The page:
And no, this has not changed in 4.2.0. And don't use the word fix in this regard as there is nothing broken. This is by design and I hope it stays that way.
Posted by bob rashkin on 25 March 2017 - 11:50 AM
By the way, for anyone under 60, "boss" was slang in the 60's for "very good".
So, thank you.
Posted by Jeff on 15 January 2017 - 10:40 PM
Alright - had some time to look at this again for the first time in a long while and I have ecomorph packages in the Bodhi 4.0 repos now for the first time. Install them with the command:
sudo apt-get install ecomp ecomorph
Then load the module and log out / log into Moksha - Ecomorph session just like in Bodhi 3.x
Let me know if you hit any snags and will try to help where I can.
Posted by The waiter on 15 January 2017 - 10:17 PM
Posted by Astroboy on 16 November 2016 - 06:19 PM
We did it again!
Escuelas Linux 5.0 (Berserker) is out!
Once again, Escuelas Linux, the world acclaimed educational distribution, is back with a shiny new version, the fifth mayor release in our history.
These are the novelties:
Escuelas Linux 5.0 (Berserker) is based on Bodhi Linux 4.0.0. It implies that we are using the most recent Moksha desktop to display our graphical interface. It also means that we are now using the newest Long Term Support Ubuntu 16.04 repositories and, as usual in Escuelas Linux, we also carefully selected packages from third parties to be a part of this ride.
As always, Escuelas Linux offers an educational all-inclusive experience, in which every app is preconfigured to be at it max potential for its use in schools; it offers a lot of educational and general use programs that let teachers and students to have learning experiences in a whole new level; it offers exclusive apps to ease the administration of our system in public environments.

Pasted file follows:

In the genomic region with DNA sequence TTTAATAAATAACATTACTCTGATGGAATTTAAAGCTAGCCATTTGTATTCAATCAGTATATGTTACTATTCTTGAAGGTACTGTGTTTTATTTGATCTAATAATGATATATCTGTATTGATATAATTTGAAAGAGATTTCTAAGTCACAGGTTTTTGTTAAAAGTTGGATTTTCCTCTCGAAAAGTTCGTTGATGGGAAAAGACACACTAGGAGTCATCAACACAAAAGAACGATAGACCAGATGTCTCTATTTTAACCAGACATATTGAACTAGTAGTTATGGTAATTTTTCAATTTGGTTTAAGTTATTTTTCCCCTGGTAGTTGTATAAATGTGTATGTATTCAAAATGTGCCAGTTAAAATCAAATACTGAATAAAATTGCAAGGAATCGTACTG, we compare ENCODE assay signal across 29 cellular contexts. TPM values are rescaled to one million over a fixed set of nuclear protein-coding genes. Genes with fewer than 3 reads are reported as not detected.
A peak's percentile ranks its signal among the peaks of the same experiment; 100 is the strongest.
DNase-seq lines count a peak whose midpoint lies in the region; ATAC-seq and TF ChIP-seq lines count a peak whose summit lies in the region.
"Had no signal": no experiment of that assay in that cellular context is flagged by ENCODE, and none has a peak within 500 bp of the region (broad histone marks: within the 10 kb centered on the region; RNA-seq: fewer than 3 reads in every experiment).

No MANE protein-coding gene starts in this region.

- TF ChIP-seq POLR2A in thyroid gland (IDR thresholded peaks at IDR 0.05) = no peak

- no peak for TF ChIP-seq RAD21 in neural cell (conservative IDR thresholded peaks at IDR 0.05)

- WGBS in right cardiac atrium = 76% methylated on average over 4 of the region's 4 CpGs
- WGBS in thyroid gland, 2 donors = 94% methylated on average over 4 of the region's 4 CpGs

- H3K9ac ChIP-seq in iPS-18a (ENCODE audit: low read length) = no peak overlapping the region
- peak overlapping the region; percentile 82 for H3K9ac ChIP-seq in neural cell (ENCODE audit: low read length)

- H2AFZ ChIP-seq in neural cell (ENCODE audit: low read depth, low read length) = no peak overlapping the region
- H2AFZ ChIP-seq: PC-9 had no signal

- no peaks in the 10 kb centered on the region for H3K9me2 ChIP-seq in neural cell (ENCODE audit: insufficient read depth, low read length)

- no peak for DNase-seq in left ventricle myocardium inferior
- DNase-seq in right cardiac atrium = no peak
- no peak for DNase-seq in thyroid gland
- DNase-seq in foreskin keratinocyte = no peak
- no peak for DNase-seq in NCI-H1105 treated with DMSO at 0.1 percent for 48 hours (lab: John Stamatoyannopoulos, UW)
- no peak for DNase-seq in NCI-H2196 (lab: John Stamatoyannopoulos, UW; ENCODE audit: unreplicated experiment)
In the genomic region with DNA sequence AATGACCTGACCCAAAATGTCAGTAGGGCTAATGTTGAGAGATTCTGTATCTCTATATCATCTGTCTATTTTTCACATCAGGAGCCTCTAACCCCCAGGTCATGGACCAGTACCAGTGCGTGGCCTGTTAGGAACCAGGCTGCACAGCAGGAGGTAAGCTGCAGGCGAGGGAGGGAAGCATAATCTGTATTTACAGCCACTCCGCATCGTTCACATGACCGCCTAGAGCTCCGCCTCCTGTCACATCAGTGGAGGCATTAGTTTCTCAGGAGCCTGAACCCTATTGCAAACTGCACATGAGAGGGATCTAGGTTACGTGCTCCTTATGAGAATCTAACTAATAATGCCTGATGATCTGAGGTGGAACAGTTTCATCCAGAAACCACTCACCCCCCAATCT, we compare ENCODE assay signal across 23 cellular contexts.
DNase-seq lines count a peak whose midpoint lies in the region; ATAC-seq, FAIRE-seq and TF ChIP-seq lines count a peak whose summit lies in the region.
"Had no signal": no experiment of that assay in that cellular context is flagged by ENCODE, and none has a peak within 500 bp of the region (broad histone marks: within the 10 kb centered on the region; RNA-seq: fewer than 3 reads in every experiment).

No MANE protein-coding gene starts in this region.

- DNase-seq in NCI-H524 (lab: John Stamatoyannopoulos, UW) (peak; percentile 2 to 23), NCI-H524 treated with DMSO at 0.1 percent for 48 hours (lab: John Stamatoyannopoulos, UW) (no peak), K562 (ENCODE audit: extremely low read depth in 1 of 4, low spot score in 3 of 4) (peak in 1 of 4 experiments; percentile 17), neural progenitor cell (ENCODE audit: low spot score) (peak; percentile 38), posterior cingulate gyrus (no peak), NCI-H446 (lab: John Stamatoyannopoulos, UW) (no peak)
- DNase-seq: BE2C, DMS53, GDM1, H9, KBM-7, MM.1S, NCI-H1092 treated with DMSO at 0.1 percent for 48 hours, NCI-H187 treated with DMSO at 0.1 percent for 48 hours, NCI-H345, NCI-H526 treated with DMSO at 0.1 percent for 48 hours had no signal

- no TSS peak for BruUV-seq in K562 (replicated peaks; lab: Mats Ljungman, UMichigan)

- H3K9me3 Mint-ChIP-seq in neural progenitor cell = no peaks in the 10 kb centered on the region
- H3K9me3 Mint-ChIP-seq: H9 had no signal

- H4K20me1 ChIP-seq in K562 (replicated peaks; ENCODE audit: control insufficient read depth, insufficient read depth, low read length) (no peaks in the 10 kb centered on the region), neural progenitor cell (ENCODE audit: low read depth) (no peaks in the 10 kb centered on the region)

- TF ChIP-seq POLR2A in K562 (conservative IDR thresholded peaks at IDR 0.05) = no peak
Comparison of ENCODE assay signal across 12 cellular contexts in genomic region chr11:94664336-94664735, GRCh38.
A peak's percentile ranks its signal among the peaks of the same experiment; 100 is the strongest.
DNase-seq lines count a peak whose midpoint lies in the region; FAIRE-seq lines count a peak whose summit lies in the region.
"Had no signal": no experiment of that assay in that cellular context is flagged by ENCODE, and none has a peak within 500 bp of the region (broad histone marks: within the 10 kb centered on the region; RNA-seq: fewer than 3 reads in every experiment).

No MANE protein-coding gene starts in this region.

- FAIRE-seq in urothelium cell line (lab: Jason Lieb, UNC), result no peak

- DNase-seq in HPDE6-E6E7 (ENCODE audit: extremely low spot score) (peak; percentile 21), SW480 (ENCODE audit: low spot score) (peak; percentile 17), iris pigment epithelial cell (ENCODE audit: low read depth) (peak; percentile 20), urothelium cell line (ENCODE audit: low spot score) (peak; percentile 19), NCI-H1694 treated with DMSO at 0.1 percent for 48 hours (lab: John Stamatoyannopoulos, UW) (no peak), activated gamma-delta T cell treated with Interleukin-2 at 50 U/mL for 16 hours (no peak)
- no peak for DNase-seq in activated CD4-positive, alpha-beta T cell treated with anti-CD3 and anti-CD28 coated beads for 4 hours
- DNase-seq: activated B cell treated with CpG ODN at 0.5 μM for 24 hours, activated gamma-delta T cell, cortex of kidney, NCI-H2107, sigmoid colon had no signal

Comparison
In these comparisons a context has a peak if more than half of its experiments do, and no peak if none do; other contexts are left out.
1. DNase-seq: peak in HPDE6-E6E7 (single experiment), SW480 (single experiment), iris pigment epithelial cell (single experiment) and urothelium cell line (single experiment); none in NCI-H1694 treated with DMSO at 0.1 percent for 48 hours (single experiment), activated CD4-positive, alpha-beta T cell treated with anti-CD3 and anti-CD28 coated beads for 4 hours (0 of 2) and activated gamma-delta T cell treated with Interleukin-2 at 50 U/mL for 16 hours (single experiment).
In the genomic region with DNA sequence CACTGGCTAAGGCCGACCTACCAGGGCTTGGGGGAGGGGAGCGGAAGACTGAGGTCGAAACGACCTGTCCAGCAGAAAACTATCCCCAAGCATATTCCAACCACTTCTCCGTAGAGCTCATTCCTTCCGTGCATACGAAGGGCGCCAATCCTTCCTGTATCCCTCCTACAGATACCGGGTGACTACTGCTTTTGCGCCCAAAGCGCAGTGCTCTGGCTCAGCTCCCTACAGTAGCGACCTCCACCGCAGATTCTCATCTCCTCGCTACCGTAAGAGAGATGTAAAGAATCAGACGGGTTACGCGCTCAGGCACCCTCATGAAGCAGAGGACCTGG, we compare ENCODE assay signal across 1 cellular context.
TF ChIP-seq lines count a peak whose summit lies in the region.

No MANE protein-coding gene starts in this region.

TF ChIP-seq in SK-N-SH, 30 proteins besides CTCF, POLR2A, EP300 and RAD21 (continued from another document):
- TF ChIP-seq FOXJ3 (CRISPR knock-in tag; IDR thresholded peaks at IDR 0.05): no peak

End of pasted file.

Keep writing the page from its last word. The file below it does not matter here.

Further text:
This version includes the most recent versions of popular Free and Open Source apps (such as LibreOffice 5.2.3, Chrome 54/Chromium 53, LiveCode 8.1.2, Kdenlive 16.08.2, etc.), and also includes some veteran and proven programs (such as Gcompris and Kompozer). You will find in Escuelas Linux very polished implementations of the office suites, web browsers, audio and video players and editors, drawing apps, educational programming environments, web development, ¡even useful games!
Escuelas Linux 5.0 offers a revamped graphical look and feel. We had to let go our classical desktop in order to have a more modern and appealing face. Nevertheless, you can still use Escuelas Linux with the same level of easiness that is usual in our distribution.